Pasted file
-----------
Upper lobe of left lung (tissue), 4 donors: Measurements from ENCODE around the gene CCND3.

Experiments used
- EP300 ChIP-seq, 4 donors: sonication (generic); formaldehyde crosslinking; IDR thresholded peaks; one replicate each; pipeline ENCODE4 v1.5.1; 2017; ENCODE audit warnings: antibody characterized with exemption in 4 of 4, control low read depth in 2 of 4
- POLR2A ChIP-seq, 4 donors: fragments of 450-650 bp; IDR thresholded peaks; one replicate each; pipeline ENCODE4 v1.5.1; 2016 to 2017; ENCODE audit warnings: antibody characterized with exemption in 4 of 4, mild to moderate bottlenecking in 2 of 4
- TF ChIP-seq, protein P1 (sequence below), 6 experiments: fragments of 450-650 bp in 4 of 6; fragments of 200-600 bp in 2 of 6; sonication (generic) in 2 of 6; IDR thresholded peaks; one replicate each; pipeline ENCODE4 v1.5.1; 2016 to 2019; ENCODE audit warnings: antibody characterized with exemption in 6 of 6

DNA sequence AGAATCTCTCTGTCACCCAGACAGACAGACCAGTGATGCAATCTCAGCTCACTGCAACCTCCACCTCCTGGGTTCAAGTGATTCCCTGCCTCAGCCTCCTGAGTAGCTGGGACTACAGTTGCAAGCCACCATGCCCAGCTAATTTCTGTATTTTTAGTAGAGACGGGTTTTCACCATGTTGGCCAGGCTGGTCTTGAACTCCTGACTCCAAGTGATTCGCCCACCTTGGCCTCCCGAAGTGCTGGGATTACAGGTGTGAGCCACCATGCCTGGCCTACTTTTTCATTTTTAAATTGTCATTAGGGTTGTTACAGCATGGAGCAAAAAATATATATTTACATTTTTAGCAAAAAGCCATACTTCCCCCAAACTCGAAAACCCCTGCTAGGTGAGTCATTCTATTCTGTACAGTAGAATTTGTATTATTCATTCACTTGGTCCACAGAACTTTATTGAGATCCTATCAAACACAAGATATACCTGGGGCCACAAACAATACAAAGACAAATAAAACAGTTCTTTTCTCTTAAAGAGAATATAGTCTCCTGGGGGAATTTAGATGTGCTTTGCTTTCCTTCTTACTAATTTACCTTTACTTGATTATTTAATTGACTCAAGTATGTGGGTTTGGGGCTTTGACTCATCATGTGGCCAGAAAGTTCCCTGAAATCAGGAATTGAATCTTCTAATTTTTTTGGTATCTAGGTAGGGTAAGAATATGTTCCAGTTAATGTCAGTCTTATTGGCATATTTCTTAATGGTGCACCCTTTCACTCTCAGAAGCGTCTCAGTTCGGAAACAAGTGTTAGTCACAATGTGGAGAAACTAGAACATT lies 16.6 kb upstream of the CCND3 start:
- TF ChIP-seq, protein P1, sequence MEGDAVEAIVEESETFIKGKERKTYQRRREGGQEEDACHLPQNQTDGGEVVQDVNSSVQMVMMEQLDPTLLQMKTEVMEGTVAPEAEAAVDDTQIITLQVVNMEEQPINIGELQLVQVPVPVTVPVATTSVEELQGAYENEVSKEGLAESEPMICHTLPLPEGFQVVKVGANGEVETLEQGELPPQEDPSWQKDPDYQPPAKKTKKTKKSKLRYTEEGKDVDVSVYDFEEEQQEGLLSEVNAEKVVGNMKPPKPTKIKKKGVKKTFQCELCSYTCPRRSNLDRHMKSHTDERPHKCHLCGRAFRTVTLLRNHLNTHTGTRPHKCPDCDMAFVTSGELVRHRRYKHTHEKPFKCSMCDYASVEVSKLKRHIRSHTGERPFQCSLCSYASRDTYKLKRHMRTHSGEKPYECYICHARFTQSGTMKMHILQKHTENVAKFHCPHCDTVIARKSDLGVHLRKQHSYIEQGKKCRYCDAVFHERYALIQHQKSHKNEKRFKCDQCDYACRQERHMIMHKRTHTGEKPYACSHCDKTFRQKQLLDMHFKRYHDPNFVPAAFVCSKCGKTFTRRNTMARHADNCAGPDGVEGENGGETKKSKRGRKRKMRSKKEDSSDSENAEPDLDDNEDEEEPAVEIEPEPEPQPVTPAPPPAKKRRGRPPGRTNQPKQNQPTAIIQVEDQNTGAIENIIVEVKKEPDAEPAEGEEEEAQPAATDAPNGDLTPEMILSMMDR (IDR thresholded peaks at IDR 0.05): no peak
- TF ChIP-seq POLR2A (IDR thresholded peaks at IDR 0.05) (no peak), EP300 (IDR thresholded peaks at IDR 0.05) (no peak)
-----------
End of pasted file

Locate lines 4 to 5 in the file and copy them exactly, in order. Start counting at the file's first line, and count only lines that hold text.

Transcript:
- POLR2A ChIP-seq, 4 donors: fragments of 450-650 bp; IDR thresholded peaks; one replicate each; pipeline ENCODE4 v1.5.1; 2016 to 2017; ENCODE audit warnings: antibody characterized with exemption in 4 of 4, mild to moderate bottlenecking in 2 of 4
- TF ChIP-seq, protein P1 (sequence below), 6 experiments: fragments of 450-650 bp in 4 of 6; fragments of 200-600 bp in 2 of 6; sonication (generic) in 2 of 6; IDR thresholded peaks; one replicate each; pipeline ENCODE4 v1.5.1; 2016 to 2019; ENCODE audit warnings: antibody characterized with exemption in 6 of 6